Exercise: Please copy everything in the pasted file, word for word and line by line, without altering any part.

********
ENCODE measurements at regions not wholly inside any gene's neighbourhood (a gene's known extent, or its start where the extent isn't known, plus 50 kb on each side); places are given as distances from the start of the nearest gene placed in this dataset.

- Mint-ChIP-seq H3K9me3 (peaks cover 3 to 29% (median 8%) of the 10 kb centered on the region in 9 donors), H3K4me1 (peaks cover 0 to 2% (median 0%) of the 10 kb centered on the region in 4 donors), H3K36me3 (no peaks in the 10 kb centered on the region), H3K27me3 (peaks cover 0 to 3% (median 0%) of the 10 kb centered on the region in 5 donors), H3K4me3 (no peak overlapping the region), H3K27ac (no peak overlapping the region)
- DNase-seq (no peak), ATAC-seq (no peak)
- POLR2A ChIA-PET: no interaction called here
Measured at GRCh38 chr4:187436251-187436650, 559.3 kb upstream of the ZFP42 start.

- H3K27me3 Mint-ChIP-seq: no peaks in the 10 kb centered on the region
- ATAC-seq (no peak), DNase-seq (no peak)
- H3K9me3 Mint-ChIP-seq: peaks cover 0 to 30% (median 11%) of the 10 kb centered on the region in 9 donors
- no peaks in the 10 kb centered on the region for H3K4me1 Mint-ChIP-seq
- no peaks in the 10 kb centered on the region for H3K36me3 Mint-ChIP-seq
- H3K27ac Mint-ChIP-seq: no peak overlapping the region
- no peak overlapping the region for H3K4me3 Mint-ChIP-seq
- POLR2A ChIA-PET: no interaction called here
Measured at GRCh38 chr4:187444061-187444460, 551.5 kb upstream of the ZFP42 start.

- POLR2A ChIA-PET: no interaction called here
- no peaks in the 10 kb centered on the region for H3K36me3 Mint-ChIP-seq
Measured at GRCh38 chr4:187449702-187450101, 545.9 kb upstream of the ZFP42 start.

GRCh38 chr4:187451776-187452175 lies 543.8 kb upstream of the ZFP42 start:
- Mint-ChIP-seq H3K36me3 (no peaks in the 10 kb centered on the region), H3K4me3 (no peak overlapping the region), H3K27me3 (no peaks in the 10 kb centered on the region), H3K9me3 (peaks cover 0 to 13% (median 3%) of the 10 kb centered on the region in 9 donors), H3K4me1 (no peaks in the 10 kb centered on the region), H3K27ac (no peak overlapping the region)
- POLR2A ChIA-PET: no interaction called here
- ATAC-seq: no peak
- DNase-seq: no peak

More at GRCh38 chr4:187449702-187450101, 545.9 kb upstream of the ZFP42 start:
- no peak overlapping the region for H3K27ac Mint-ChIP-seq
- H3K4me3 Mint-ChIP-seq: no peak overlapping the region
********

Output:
ENCODE measurements at regions not wholly inside any gene's neighbourhood (a gene's known extent, or its start where the extent isn't known, plus 50 kb on each side); places are given as distances from the start of the nearest gene placed in this dataset.

- Mint-ChIP-seq H3K9me3 (peaks cover 3 to 29% (median 8%) of the 10 kb centered on the region in 9 donors), H3K4me1 (peaks cover 0 to 2% (median 0%) of the 10 kb centered on the region in 4 donors), H3K36me3 (no peaks in the 10 kb centered on the region), H3K27me3 (peaks cover 0 to 3% (median 0%) of the 10 kb centered on the region in 5 donors), H3K4me3 (no peak overlapping the region), H3K27ac (no peak overlapping the region)
- DNase-seq (no peak), ATAC-seq (no peak)
- POLR2A ChIA-PET: no interaction called here
Measured at GRCh38 chr4:187436251-187436650, 559.3 kb upstream of the ZFP42 start.

- H3K27me3 Mint-ChIP-seq: no peaks in the 10 kb centered on the region
- ATAC-seq (no peak), DNase-seq (no peak)
- H3K9me3 Mint-ChIP-seq: peaks cover 0 to 30% (median 11%) of the 10 kb centered on the region in 9 donors
- no peaks in the 10 kb centered on the region for H3K4me1 Mint-ChIP-seq
- no peaks in the 10 kb centered on the region for H3K36me3 Mint-ChIP-seq
- H3K27ac Mint-ChIP-seq: no peak overlapping the region
- no peak overlapping the region for H3K4me3 Mint-ChIP-seq
- POLR2A ChIA-PET: no interaction called here
Measured at GRCh38 chr4:187444061-187444460, 551.5 kb upstream of the ZFP42 start.

- POLR2A ChIA-PET: no interaction called here
- no peaks in the 10 kb centered on the region for H3K36me3 Mint-ChIP-seq
Measured at GRCh38 chr4:187449702-187450101, 545.9 kb upstream of the ZFP42 start.

GRCh38 chr4:187451776-187452175 lies 543.8 kb upstream of the ZFP42 start:
- Mint-ChIP-seq H3K36me3 (no peaks in the 10 kb centered on the region), H3K4me3 (no peak overlapping the region), H3K27me3 (no peaks in the 10 kb centered on the region), H3K9me3 (peaks cover 0 to 13% (median 3%) of the 10 kb centered on the region in 9 donors), H3K4me1 (no peaks in the 10 kb centered on the region), H3K27ac (no peak overlapping the region)
- POLR2A ChIA-PET: no interaction called here
- ATAC-seq: no peak
- DNase-seq: no peak

More at GRCh38 chr4:187449702-187450101, 545.9 kb upstream of the ZFP42 start:
- no peak overlapping the region for H3K27ac Mint-ChIP-seq
- H3K4me3 Mint-ChIP-seq: no peak overlapping the region